Basic Information

Mass Location: St. Mary Magdalen Chapel, 2532 Ventura Blvd., Camarillo, CA 93010
Mass Time: Sunday 10 a.m. (check parish website bulletin for special feastdays which may be different)
Confessions: 9:00-9:45 a.m. - see schedule below
Contact: latin.mass.smm@gmail.com

Monday, June 29, 2015

Homily - Fifth Sunday after Pentecost - June 28, 2015

1 Pt. 3:8-15; Jn. Mt. 5:20-24

Our Gospel today is taken from the Sermon on the Mount of our Lord.  Successively, he takes an Old Testament command, in today’s case, “Thou shalt not kill,” and continues, “But what I say,” and presents us with a higher standard, in this Gospel passage, “whoever is angry with his brother is subject to judgment.”  Our Lord is not simply giving a higher standard or a more strict command.  Rather, it is a matter of the heart.  St. Peter, in our Epistle, gives the famous Christian moral axiom, “Avoid evil and do good,” and continues, “Sanctify the Lord Christ, in your hearts.”

The heart had a special meaning to the people of the Old and New Testaments, some of which we have carried over to our own modern mentality.  The heart was the seat of our emotional activity; it is the source of our thoughts, desires, and actions.  It is also the place where God’s activity takes place in us, sanctifying grace; God speaks to the heart, Christ dwells in our hearts, the Holy Ghost has been given to our hearts.  It is where the Kingdom of God resides.  The Lord says, “The Kingdom of God is within you.”  It is the place where our transformation lies.  Conversion is called a change of heart.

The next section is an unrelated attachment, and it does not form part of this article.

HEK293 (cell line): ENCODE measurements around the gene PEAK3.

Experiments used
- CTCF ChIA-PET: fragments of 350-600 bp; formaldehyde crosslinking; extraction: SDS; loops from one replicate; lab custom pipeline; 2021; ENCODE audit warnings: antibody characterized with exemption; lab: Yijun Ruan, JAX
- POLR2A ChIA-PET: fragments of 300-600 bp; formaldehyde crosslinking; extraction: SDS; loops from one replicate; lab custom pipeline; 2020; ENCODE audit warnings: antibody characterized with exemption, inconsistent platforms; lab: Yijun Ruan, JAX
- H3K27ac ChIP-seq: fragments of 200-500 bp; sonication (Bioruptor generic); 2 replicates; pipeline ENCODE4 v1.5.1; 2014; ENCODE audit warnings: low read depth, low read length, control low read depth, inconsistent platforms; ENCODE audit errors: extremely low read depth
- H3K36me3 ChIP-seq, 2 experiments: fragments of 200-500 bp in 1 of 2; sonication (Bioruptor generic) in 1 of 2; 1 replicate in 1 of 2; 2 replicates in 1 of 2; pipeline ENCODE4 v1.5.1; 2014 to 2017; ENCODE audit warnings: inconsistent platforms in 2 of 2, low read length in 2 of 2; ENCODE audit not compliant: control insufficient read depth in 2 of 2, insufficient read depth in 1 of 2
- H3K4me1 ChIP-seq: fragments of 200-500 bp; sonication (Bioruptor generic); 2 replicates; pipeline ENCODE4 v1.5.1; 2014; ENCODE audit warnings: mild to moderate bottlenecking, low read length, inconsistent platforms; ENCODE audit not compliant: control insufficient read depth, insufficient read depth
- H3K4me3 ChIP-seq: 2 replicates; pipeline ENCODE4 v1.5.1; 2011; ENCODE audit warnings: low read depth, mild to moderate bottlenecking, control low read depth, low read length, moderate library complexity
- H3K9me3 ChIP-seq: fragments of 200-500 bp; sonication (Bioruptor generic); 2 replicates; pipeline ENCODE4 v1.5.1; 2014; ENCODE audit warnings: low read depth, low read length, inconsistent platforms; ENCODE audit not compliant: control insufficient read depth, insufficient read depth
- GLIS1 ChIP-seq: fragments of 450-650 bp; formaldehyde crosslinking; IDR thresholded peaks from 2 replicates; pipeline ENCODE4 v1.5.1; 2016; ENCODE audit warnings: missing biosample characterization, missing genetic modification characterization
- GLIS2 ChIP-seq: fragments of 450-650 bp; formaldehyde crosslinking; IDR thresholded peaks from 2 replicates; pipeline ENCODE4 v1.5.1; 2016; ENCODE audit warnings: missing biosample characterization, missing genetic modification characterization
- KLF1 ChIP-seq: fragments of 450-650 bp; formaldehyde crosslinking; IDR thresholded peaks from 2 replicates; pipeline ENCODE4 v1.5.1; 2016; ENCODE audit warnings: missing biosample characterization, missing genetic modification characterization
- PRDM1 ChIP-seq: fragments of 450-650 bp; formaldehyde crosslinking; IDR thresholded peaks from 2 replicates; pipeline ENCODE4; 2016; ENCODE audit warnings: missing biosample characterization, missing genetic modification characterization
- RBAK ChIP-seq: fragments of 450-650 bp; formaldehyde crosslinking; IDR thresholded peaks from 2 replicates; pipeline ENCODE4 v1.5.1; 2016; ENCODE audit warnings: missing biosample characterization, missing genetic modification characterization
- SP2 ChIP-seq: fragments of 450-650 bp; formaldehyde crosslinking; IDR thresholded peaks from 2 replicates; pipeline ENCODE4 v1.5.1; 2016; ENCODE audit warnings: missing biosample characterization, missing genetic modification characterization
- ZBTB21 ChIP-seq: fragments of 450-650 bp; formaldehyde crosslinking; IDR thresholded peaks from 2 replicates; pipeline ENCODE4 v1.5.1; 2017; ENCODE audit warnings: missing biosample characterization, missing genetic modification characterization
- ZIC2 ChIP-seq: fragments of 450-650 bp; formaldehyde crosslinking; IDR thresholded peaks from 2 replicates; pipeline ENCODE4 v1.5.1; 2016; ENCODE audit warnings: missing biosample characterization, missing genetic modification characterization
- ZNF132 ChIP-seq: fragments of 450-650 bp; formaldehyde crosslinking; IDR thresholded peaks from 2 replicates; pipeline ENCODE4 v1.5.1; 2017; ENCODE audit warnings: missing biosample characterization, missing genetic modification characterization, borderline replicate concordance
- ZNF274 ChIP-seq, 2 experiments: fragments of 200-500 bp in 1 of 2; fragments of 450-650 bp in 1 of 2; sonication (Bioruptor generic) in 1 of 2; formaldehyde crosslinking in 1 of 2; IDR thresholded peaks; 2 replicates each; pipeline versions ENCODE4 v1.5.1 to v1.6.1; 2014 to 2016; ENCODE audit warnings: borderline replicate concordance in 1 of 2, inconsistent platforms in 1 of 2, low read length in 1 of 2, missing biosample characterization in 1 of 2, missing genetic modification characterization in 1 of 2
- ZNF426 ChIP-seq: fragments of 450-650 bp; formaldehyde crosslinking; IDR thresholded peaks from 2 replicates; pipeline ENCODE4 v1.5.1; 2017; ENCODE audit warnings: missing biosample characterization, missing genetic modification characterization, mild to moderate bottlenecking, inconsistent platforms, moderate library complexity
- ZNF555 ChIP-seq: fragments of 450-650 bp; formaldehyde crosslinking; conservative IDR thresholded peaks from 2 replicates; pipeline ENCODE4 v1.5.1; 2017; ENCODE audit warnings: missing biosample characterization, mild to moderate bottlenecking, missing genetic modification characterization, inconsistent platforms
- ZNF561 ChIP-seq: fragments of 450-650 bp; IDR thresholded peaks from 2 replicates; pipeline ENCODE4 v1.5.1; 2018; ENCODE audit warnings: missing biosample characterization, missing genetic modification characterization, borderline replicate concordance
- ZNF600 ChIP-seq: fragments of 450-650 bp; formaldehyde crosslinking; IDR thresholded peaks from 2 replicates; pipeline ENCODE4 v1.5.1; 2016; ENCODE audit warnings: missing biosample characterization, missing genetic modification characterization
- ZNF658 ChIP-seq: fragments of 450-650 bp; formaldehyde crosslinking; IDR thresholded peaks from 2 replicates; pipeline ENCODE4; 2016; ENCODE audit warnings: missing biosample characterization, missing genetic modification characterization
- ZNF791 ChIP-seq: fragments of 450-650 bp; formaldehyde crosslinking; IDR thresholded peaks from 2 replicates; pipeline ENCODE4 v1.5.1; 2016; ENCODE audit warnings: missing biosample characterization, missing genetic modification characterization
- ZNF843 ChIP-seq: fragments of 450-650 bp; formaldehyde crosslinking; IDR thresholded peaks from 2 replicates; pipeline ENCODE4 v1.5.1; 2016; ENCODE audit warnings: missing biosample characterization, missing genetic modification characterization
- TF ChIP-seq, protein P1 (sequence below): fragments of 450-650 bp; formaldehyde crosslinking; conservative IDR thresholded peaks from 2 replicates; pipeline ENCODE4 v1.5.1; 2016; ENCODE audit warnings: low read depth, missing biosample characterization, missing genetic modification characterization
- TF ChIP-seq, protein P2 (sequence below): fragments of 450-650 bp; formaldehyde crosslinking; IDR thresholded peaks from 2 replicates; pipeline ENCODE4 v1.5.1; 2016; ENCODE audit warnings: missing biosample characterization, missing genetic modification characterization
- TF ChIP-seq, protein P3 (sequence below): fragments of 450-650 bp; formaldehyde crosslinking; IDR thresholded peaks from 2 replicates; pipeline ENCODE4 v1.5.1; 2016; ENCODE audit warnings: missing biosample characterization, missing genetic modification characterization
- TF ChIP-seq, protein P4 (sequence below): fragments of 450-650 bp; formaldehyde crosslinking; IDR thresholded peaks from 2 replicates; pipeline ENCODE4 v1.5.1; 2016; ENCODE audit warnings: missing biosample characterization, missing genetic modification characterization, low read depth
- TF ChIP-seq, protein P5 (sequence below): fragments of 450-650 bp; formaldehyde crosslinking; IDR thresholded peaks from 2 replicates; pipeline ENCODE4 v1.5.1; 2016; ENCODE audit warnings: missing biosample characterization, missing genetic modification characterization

Under the Old Testament, it was possible for one to avoid murder, but then to harbor all kinds of vicious thoughts for one’s neighbor.  But how much room is there in this heart of ours?  We recall the parable of the Kingdom, in which the weeds grow and choke off the good seed which has been planted.  The Lord wants none of this for us.  He wants us to be at peace.  He wants to free our hearts for His indwelling, His grace, and His Kingdom.

The Lord wants His people to be united, and so He says in today’s Gospel, “If you bring your gift to the altar and remember that your brother has anything against you, leave your gift, and first go and be reconciled to your brother.”  It may be impossible for us to leave this chapel and travel across the sea to be reconciled with such a one.  That is not what the Gospel means.  We must be reconciled in our hearts.  The traditional Mass helps us.  In the prayers at the foot of the altar, we pray Psalm 42, “I will go up to the altar of God, the God who gives joy to my heart.”  This Psalm is filled with joy at offering His one Sacrifice for the salvation of all the world.  But then, we remember our sins.  We say the Confiteor, so that we can do just this, free our hearts for all His grace.  We do this at every Mass.

In the Scriptures, the heart is the key to the person.  “Where your heart is, your treasure will be.”  If we desire reconciliation with God and neighbor, we have given our hearts to God, we have given Him the key to our person, and, eventually, by our good efforts and His grace, everything else in our lives will follow suit.  And His Kingdom will come to its fullness in us, beginning with our heart.